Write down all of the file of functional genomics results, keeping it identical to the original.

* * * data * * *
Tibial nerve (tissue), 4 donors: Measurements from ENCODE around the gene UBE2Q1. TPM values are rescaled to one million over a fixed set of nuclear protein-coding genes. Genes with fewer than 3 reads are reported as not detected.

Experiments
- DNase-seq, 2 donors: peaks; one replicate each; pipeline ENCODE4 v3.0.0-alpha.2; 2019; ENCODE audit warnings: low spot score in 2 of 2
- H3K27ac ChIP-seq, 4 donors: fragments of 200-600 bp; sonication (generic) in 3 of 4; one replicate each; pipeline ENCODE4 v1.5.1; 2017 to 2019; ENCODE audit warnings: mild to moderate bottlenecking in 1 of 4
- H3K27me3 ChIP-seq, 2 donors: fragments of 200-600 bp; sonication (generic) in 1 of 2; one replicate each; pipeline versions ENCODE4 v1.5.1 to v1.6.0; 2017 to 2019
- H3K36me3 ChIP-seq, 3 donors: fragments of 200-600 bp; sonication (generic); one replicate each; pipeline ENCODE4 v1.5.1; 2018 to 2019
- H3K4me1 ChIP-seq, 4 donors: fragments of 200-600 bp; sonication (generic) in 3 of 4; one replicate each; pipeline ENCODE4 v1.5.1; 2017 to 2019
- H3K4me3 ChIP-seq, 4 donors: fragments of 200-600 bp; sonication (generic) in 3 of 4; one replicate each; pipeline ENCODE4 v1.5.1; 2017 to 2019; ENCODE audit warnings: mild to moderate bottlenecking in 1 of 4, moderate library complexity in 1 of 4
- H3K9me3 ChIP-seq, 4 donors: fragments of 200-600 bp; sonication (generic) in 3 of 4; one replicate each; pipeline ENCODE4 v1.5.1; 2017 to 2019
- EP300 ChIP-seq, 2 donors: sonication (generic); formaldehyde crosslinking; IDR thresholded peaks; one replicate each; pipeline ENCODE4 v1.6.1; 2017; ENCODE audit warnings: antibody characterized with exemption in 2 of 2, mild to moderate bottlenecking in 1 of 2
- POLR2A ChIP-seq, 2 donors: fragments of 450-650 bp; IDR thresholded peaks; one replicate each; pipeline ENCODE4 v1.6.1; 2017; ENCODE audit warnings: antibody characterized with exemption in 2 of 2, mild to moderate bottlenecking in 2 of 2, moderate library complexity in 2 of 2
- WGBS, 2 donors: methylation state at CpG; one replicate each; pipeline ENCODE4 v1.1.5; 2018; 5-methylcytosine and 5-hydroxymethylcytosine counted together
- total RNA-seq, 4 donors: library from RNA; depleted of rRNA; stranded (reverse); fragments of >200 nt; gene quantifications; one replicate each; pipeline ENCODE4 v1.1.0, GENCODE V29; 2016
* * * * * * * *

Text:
Tibial nerve (tissue), 4 donors: Measurements from ENCODE around the gene UBE2Q1. TPM values are rescaled to one million over a fixed set of nuclear protein-coding genes. Genes with fewer than 3 reads are reported as not detected.

Experiments
- DNase-seq, 2 donors: peaks; one replicate each; pipeline ENCODE4 v3.0.0-alpha.2; 2019; ENCODE audit warnings: low spot score in 2 of 2
- H3K27ac ChIP-seq, 4 donors: fragments of 200-600 bp; sonication (generic) in 3 of 4; one replicate each; pipeline ENCODE4 v1.5.1; 2017 to 2019; ENCODE audit warnings: mild to moderate bottlenecking in 1 of 4
- H3K27me3 ChIP-seq, 2 donors: fragments of 200-600 bp; sonication (generic) in 1 of 2; one replicate each; pipeline versions ENCODE4 v1.5.1 to v1.6.0; 2017 to 2019
- H3K36me3 ChIP-seq, 3 donors: fragments of 200-600 bp; sonication (generic); one replicate each; pipeline ENCODE4 v1.5.1; 2018 to 2019
- H3K4me1 ChIP-seq, 4 donors: fragments of 200-600 bp; sonication (generic) in 3 of 4; one replicate each; pipeline ENCODE4 v1.5.1; 2017 to 2019
- H3K4me3 ChIP-seq, 4 donors: fragments of 200-600 bp; sonication (generic) in 3 of 4; one replicate each; pipeline ENCODE4 v1.5.1; 2017 to 2019; ENCODE audit warnings: mild to moderate bottlenecking in 1 of 4, moderate library complexity in 1 of 4
- H3K9me3 ChIP-seq, 4 donors: fragments of 200-600 bp; sonication (generic) in 3 of 4; one replicate each; pipeline ENCODE4 v1.5.1; 2017 to 2019
- EP300 ChIP-seq, 2 donors: sonication (generic); formaldehyde crosslinking; IDR thresholded peaks; one replicate each; pipeline ENCODE4 v1.6.1; 2017; ENCODE audit warnings: antibody characterized with exemption in 2 of 2, mild to moderate bottlenecking in 1 of 2
- POLR2A ChIP-seq, 2 donors: fragments of 450-650 bp; IDR thresholded peaks; one replicate each; pipeline ENCODE4 v1.6.1; 2017; ENCODE audit warnings: antibody characterized with exemption in 2 of 2, mild to moderate bottlenecking in 2 of 2, moderate library complexity in 2 of 2
- WGBS, 2 donors: methylation state at CpG; one replicate each; pipeline ENCODE4 v1.1.5; 2018; 5-methylcytosine and 5-hydroxymethylcytosine counted together
- total RNA-seq, 4 donors: library from RNA; depleted of rRNA; stranded (reverse); fragments of >200 nt; gene quantifications; one replicate each; pipeline ENCODE4 v1.1.0, GENCODE V29; 2016